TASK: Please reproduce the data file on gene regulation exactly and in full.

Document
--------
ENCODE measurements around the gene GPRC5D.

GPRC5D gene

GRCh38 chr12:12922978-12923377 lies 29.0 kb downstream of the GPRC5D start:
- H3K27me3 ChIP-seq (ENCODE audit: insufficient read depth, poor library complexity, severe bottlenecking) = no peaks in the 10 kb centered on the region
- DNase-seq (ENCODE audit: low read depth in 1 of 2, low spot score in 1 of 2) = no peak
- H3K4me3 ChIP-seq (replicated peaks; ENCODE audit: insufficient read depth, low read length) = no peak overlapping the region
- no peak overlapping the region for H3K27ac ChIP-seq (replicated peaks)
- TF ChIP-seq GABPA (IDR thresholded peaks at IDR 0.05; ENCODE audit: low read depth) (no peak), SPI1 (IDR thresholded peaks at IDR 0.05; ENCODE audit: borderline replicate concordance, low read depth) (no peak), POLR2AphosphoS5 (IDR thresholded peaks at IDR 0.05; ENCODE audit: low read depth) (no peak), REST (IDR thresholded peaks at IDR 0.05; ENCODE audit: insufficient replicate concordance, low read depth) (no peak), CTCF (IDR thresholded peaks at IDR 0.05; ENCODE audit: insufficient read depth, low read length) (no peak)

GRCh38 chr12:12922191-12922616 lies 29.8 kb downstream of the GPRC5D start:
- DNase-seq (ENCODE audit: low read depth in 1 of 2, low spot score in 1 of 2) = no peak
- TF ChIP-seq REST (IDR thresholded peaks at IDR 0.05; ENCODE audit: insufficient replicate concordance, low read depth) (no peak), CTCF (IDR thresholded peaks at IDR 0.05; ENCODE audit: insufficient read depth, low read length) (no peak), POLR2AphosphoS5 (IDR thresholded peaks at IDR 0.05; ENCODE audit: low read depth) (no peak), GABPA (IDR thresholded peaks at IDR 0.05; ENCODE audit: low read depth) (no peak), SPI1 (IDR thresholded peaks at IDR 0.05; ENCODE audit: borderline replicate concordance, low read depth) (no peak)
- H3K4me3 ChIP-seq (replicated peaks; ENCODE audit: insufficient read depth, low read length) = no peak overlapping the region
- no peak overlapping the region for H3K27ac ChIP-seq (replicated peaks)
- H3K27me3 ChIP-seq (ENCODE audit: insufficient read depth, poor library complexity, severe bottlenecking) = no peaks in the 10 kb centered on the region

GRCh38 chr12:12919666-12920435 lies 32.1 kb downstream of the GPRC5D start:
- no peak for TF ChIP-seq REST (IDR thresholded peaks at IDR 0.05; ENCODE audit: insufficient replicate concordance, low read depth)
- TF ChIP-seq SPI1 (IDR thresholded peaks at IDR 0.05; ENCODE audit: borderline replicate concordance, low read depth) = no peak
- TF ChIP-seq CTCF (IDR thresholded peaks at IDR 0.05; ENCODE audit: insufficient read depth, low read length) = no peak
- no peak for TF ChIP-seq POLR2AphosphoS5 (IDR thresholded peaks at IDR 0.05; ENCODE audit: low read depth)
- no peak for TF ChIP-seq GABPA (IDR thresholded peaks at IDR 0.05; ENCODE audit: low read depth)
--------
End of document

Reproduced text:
ENCODE measurements around the gene GPRC5D.

GPRC5D gene

GRCh38 chr12:12922978-12923377 lies 29.0 kb downstream of the GPRC5D start:
- H3K27me3 ChIP-seq (ENCODE audit: insufficient read depth, poor library complexity, severe bottlenecking) = no peaks in the 10 kb centered on the region
- DNase-seq (ENCODE audit: low read depth in 1 of 2, low spot score in 1 of 2) = no peak
- H3K4me3 ChIP-seq (replicated peaks; ENCODE audit: insufficient read depth, low read length) = no peak overlapping the region
- no peak overlapping the region for H3K27ac ChIP-seq (replicated peaks)
- TF ChIP-seq GABPA (IDR thresholded peaks at IDR 0.05; ENCODE audit: low read depth) (no peak), SPI1 (IDR thresholded peaks at IDR 0.05; ENCODE audit: borderline replicate concordance, low read depth) (no peak), POLR2AphosphoS5 (IDR thresholded peaks at IDR 0.05; ENCODE audit: low read depth) (no peak), REST (IDR thresholded peaks at IDR 0.05; ENCODE audit: insufficient replicate concordance, low read depth) (no peak), CTCF (IDR thresholded peaks at IDR 0.05; ENCODE audit: insufficient read depth, low read length) (no peak)

GRCh38 chr12:12922191-12922616 lies 29.8 kb downstream of the GPRC5D start:
- DNase-seq (ENCODE audit: low read depth in 1 of 2, low spot score in 1 of 2) = no peak
- TF ChIP-seq REST (IDR thresholded peaks at IDR 0.05; ENCODE audit: insufficient replicate concordance, low read depth) (no peak), CTCF (IDR thresholded peaks at IDR 0.05; ENCODE audit: insufficient read depth, low read length) (no peak), POLR2AphosphoS5 (IDR thresholded peaks at IDR 0.05; ENCODE audit: low read depth) (no peak), GABPA (IDR thresholded peaks at IDR 0.05; ENCODE audit: low read depth) (no peak), SPI1 (IDR thresholded peaks at IDR 0.05; ENCODE audit: borderline replicate concordance, low read depth) (no peak)
- H3K4me3 ChIP-seq (replicated peaks; ENCODE audit: insufficient read depth, low read length) = no peak overlapping the region
- no peak overlapping the region for H3K27ac ChIP-seq (replicated peaks)
- H3K27me3 ChIP-seq (ENCODE audit: insufficient read depth, poor library complexity, severe bottlenecking) = no peaks in the 10 kb centered on the region

GRCh38 chr12:12919666-12920435 lies 32.1 kb downstream of the GPRC5D start:
- no peak for TF ChIP-seq REST (IDR thresholded peaks at IDR 0.05; ENCODE audit: insufficient replicate concordance, low read depth)
- TF ChIP-seq SPI1 (IDR thresholded peaks at IDR 0.05; ENCODE audit: borderline replicate concordance, low read depth) = no peak
- TF ChIP-seq CTCF (IDR thresholded peaks at IDR 0.05; ENCODE audit: insufficient read depth, low read length) = no peak
- no peak for TF ChIP-seq POLR2AphosphoS5 (IDR thresholded peaks at IDR 0.05; ENCODE audit: low read depth)
- no peak for TF ChIP-seq GABPA (IDR thresholded peaks at IDR 0.05; ENCODE audit: low read depth)